Over the weekend I sat down and did some high level modeling of community social structures. I wasn’t making a descriptive or predictive model, but more of a generative model. That is to say, I was trying to grow a culture of simple fictional people the way I might grow a culture of mold in my fridge. And I hit upon some peculiar and interesting snags.
First, to build my Tribe, I envisioned a collection of Person objects with some predefined characteristics such as age and gender, and some relationships to other Person objects. The obvious ones that are mechanically necessary to ensure the tribe can grow are mating/coupling relationships and the resulting parent-child relationships. It seems reasonable that each Person object should have a mother and a father when it is instantiated.
However, in modeling the progenitors of my tribe, the initial population that I’d use to seed the growth of the rest of the tribe, I didn’t have any forbears to reference during instantiation, so I decided to assign
null values to the parents of these progenitors. It made me think recursively all the way back to the beginning and origins of life, which was … outside the scope of my exercise. Still, it was a bit fun to run into such a thought provoking snag so early in the development of this culture model.
Then I started thinking about whether couples would separate, so that there were half sibling relationships, and what that would entail. I started thinking about whether people would remarry if one of them were removed from the Tribe. Suddenly, my naïve notion of tribes and families was tossed into disarray. Should I put the methods that govern mate selection, remarrying after death, and other vital concepts into the Tribe object? Or should it be some sort of cultural context in which a Tribe operates? Or, should it be a concept that applies to each Person individually? Is culture a top-town phenomena or an emergent phenomena that grows from individual choices?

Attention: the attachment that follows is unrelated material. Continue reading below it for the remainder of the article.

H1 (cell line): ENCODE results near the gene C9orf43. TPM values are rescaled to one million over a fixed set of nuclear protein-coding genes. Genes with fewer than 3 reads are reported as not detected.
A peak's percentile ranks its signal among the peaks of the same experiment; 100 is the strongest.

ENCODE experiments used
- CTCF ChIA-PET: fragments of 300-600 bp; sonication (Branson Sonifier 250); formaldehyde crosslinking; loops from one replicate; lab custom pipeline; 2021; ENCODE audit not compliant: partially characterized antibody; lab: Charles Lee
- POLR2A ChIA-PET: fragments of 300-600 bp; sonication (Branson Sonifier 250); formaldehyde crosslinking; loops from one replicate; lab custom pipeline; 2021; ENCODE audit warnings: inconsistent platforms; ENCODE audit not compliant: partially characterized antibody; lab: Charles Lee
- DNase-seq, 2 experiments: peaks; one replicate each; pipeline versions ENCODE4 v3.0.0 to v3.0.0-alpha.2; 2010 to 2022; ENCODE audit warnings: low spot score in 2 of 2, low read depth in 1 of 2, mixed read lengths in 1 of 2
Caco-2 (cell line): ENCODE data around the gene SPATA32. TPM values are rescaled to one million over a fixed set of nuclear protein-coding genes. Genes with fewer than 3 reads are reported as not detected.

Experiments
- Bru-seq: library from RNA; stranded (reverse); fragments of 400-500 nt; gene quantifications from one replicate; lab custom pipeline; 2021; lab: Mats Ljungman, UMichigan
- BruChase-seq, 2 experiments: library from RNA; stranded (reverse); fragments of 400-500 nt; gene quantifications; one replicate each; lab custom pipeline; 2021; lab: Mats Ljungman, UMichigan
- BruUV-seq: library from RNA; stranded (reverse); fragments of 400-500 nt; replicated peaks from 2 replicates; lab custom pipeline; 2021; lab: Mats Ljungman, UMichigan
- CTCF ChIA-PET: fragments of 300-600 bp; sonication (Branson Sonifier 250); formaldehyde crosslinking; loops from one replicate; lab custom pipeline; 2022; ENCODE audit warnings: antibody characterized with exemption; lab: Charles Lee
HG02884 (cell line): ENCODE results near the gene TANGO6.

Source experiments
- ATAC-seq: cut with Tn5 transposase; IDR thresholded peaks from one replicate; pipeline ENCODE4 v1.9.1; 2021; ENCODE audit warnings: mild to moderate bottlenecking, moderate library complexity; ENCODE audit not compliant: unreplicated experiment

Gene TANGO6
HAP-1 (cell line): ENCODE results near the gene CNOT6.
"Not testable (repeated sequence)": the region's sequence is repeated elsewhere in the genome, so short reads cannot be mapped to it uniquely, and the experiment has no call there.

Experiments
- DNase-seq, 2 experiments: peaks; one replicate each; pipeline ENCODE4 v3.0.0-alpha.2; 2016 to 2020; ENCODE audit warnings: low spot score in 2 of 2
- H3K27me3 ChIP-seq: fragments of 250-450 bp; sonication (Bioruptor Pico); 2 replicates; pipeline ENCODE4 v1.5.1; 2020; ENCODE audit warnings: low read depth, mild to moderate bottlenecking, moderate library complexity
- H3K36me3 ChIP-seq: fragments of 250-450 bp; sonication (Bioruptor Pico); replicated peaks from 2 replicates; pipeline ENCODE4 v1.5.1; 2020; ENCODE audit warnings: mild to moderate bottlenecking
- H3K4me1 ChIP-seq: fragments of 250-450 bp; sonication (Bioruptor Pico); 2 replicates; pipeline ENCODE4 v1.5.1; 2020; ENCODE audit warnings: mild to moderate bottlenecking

Other snags were soon to follow. I considered whether to represent each Person’s age as a value, or as a birthdate. It seems intuitive that the simulation should keep track of time, so assigning each Person an age value would require constantly updating the value with each tick of the clock. Thus, it’s best to assign each person a “time of birth” value and reference it only when necessary to calculate age.
But should time be a part of each Tribe? How does time get determined? Is it part of some broader environmental state? Is there a World object outside of the Tribe? Are there other Tribe objects in this World?
Suddenly, I started to question the assumptions of my model. Can a Person belong to more than one Tribe? Can a Tribe exist on more than one World? How does time translate between Worlds?
I went out on a Saturday afternoon to build a simple model of tribal culture. Instead of a neat and tidy model of people banding together and procreating to grow neat and discrete tribal cultures, my interests shifted in just a few hours to thinking about how to represent the shifting and vaporous social organizations that exist in complex, pluralistic cultures and contextually overlapping social spheres.
As far as thought experiments go, it was a fruitful and invigorating one.